PJ Harvey – Let England Shake Vagrant Records | February 2011 Polly Jean Harvey has never been an artist cautious in her approach, or particularly concerned of what her listeners might think of her sound. She's been making her own path in the music world since her debut album, Dry for which Rolling Stone called the then-22-year-old Harvey the year's Best Songwriter and Best New Female Singer. Raw, emotionally-bare, experimental, shocking, but always beautiful, even when the guitars are shredding and the drums are blasting like cannons. Her follow-up, Rid of Me took the back-and-forth of sober beauty and rock bombast to new heights – loud-soft-loud-soft was the sound of the 90s. Since 1993, PJ Harvey has been recording as a solo artist (without her original trio) but often with songwriting partner, John Parrish and producer Flood. Her latest album is no exception, but instead of a recording in a studio, it was recorded live in a medieval church in Dorset, England. The location adds a haunting spaciousness to the album. The other addition to the mix is multi-instrumentalist, Mick Harvey (no relation) a founding member of The Birthday Party, Nick Cave and the Bad Seeds, Crime and the City Solution and his own solo band. He has an incredible ability to play just the right sounds in just the right spots, loud or quiet. When I look through my album collection, seeing his name in the credits is almost always a guarantee of quality music. Of course, I can say the same thing about PJ Harvey, and I sometimes think of her as the female Nick Cave, another artist who can straddle genres and make timeless works that often explores the dark side of the human soul. Of course, PJ Harvey has worked with both Nick Cave and Mick Harvey numerous times before. There's been much spoken in the media about the themes of this album being war, inhumanity and murder, and the way they are sung about in a sometimes girlish sing-song voice with melodies and instrumentation to match. Harvey herself has said that she had done a great deal of research into war, particularly the campaign in Galipoli, but not all of the lyrics are strictly about England's participation in global conflicts. At times the album sounds like an elegy for the entire modern world. On "The Last Living Rose," her high, restrained voice seems to rise above the now and become timeless, almost like someone looking back at our society from a bleak and burned-out future. Many of the songs unfurl with a fiery impassioned wail from Harvey that speaks of pain and loss, and maybe thoughts of what could have been. While many of the songs seem simple at first, they slowly reveal a depth and clarity that can only have been brought forth from an artist in complete control of her craft, having perfected it over the last 20 years. When PJ Harvey and John Parish sing the call-and-response of, “What is the glorious fruit of our land? The fruit is England's...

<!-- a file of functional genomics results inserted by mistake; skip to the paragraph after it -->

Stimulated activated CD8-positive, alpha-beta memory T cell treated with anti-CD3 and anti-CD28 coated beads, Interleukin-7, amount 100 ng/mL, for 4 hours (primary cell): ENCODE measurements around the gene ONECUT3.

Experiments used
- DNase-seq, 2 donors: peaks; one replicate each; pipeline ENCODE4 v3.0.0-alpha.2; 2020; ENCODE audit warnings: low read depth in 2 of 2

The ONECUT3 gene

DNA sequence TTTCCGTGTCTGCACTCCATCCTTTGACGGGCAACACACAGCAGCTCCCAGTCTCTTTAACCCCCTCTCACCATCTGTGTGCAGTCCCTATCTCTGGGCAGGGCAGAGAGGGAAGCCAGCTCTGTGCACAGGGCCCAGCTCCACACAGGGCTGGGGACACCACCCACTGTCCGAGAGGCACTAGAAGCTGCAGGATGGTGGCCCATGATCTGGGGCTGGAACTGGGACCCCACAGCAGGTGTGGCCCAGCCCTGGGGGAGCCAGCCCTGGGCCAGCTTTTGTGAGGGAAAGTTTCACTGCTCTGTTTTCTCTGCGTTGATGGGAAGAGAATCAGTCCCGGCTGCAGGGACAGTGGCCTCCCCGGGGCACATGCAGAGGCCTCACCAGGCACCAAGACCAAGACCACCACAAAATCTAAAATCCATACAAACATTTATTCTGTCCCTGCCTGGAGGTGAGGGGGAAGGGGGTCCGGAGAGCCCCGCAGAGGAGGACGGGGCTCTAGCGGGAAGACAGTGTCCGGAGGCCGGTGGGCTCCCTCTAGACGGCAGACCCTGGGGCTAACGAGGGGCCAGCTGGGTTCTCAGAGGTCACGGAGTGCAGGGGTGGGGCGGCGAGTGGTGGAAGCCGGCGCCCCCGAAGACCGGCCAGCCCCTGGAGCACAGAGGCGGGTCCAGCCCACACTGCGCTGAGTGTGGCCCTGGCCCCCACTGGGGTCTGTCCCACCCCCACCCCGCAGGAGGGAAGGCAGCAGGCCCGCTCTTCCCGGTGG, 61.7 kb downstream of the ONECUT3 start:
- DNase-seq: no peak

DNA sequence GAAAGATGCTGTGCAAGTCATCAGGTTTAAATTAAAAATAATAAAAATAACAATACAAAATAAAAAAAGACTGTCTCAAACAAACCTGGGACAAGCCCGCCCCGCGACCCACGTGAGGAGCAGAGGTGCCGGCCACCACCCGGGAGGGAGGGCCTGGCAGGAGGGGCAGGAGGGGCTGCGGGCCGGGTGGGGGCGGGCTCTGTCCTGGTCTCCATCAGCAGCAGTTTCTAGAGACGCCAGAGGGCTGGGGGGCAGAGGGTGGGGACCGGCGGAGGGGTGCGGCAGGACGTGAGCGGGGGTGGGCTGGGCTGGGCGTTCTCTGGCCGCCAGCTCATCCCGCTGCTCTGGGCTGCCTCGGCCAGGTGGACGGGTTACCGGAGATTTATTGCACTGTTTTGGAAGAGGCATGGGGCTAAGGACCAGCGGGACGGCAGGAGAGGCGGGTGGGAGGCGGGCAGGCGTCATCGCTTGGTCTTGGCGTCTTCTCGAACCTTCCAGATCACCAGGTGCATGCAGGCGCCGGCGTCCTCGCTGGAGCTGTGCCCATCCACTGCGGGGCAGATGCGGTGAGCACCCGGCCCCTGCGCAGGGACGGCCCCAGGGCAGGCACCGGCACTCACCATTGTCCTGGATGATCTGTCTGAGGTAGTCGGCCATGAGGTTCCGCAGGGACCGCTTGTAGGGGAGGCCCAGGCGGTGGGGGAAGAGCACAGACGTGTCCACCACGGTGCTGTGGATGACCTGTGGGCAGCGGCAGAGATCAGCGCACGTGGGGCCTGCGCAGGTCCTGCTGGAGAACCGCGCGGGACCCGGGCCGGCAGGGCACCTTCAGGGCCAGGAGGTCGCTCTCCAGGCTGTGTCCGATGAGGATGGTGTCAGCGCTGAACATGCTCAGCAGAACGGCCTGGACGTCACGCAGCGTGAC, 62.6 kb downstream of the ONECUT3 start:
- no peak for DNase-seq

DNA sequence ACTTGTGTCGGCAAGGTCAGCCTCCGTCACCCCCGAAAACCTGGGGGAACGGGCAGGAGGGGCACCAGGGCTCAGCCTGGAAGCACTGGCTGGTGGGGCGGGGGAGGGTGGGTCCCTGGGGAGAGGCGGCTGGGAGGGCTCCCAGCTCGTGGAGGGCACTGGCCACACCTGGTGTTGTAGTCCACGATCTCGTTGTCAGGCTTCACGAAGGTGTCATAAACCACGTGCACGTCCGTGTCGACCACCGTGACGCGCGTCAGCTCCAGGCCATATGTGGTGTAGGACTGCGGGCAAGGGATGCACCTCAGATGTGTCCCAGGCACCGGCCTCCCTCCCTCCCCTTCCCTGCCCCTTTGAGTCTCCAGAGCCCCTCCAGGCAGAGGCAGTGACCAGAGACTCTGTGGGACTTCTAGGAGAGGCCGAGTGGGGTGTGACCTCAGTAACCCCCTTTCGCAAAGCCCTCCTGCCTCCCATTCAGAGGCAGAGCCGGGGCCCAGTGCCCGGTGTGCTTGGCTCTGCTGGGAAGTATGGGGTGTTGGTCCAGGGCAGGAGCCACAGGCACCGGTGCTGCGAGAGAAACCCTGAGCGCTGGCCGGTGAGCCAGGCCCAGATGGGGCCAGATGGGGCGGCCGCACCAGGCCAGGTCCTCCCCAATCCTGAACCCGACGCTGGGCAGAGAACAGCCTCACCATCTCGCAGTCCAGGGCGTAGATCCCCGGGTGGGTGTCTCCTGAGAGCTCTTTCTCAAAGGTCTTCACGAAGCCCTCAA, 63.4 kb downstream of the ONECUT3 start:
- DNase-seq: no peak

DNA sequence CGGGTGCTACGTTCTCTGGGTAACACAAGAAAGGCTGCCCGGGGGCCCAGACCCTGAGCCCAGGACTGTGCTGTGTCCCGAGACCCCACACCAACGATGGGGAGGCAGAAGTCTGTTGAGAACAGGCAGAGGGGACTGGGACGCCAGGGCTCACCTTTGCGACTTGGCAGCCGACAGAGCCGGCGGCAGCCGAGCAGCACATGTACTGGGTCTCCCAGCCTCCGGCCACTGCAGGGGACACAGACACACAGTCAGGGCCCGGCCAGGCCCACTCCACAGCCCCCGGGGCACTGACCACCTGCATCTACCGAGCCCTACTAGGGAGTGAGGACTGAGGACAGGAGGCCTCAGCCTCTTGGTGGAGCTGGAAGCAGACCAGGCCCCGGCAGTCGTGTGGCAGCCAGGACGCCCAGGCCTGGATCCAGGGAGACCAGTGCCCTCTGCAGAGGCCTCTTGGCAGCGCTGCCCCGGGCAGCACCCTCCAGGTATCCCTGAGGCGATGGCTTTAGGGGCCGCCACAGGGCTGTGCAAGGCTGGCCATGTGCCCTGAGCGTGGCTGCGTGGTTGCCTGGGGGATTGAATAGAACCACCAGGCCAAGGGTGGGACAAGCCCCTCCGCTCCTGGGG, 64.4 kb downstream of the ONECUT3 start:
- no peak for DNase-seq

Want to take a listen to the new Radio album, King of Limbs before it’s released later in March? Head on over to the KROQ website and start streaming! The album is at times chaotic, soothing, groovy and perplexing-- it sounds like Radiohead. Here's the first video for the new album, Lotus Flower: ...

There's news in the music world happening this week--here's a quick rundown (assume Kurt Loder voice): UPDATE: LCD Soundsystem have announced a final 3-hour show at Madison Square Garden on April 22nd, and then the band will call it quits. Band leader, James Murphy has previously said that he'd like to do other things like produce and collaborate. The White Stripes have officially called it quits -- This is from the No-Surprise-Here department as Jack White's been doing 23 other projects and Meg has been ...